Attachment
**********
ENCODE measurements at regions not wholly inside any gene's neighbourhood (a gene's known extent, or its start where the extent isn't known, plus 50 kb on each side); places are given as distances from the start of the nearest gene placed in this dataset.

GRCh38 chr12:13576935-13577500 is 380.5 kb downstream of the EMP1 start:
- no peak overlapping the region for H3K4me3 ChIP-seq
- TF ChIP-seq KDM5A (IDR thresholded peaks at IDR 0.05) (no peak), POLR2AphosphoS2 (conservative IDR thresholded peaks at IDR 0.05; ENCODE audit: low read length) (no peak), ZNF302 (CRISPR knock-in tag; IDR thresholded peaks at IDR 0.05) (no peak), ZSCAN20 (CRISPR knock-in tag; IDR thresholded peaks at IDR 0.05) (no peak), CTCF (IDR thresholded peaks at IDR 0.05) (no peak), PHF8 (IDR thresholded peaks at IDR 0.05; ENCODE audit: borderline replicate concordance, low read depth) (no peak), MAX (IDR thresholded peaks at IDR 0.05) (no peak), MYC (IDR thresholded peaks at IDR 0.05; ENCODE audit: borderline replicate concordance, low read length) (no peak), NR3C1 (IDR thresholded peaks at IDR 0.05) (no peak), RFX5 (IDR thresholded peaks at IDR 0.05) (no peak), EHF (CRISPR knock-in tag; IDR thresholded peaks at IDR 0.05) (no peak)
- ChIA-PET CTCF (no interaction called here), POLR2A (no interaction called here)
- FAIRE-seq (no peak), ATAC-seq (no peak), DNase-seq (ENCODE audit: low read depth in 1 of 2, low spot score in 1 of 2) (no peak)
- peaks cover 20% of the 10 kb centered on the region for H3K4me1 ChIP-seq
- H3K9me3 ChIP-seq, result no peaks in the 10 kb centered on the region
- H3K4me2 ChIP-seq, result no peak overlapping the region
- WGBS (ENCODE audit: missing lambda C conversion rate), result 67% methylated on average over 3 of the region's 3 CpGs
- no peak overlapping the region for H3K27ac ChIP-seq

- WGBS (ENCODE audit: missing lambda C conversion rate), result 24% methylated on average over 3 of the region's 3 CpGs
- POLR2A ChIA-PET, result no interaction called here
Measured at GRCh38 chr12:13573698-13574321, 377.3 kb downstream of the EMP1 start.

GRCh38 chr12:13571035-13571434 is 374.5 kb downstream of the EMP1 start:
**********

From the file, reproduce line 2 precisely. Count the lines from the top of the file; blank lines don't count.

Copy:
GRCh38 chr12:13576935-13577500 is 380.5 kb downstream of the EMP1 start: